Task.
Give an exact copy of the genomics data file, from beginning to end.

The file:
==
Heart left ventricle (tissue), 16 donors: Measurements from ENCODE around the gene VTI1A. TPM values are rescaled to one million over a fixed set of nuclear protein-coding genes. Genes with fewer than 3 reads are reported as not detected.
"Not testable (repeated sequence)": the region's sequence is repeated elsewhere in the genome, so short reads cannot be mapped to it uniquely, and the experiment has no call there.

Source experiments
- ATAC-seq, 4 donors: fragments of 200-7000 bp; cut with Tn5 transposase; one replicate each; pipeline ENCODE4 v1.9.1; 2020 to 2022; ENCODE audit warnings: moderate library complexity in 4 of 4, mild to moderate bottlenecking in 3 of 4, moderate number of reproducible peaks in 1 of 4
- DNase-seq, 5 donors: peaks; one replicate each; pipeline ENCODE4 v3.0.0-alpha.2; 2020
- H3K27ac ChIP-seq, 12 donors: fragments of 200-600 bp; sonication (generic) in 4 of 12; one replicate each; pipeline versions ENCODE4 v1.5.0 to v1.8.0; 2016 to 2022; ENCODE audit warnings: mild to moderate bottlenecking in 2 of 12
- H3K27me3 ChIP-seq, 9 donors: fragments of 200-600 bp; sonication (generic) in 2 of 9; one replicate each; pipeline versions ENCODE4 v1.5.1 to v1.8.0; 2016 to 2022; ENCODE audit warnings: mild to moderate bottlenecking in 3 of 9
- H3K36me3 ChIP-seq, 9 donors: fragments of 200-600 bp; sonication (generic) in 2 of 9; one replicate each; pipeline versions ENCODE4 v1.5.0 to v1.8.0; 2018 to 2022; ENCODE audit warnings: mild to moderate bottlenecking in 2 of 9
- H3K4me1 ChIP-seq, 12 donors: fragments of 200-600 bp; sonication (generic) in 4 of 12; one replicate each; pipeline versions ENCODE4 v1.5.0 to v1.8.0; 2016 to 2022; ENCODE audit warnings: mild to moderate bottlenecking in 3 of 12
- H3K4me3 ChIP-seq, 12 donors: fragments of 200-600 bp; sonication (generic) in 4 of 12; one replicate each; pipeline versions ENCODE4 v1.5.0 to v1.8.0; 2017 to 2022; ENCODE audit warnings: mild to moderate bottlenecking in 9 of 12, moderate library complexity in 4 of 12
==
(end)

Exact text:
Heart left ventricle (tissue), 16 donors: Measurements from ENCODE around the gene VTI1A. TPM values are rescaled to one million over a fixed set of nuclear protein-coding genes. Genes with fewer than 3 reads are reported as not detected.
"Not testable (repeated sequence)": the region's sequence is repeated elsewhere in the genome, so short reads cannot be mapped to it uniquely, and the experiment has no call there.

Source experiments
- ATAC-seq, 4 donors: fragments of 200-7000 bp; cut with Tn5 transposase; one replicate each; pipeline ENCODE4 v1.9.1; 2020 to 2022; ENCODE audit warnings: moderate library complexity in 4 of 4, mild to moderate bottlenecking in 3 of 4, moderate number of reproducible peaks in 1 of 4
- DNase-seq, 5 donors: peaks; one replicate each; pipeline ENCODE4 v3.0.0-alpha.2; 2020
- H3K27ac ChIP-seq, 12 donors: fragments of 200-600 bp; sonication (generic) in 4 of 12; one replicate each; pipeline versions ENCODE4 v1.5.0 to v1.8.0; 2016 to 2022; ENCODE audit warnings: mild to moderate bottlenecking in 2 of 12
- H3K27me3 ChIP-seq, 9 donors: fragments of 200-600 bp; sonication (generic) in 2 of 9; one replicate each; pipeline versions ENCODE4 v1.5.1 to v1.8.0; 2016 to 2022; ENCODE audit warnings: mild to moderate bottlenecking in 3 of 9
- H3K36me3 ChIP-seq, 9 donors: fragments of 200-600 bp; sonication (generic) in 2 of 9; one replicate each; pipeline versions ENCODE4 v1.5.0 to v1.8.0; 2018 to 2022; ENCODE audit warnings: mild to moderate bottlenecking in 2 of 9
- H3K4me1 ChIP-seq, 12 donors: fragments of 200-600 bp; sonication (generic) in 4 of 12; one replicate each; pipeline versions ENCODE4 v1.5.0 to v1.8.0; 2016 to 2022; ENCODE audit warnings: mild to moderate bottlenecking in 3 of 12
- H3K4me3 ChIP-seq, 12 donors: fragments of 200-600 bp; sonication (generic) in 4 of 12; one replicate each; pipeline versions ENCODE4 v1.5.0 to v1.8.0; 2017 to 2022; ENCODE audit warnings: mild to moderate bottlenecking in 9 of 12, moderate library complexity in 4 of 12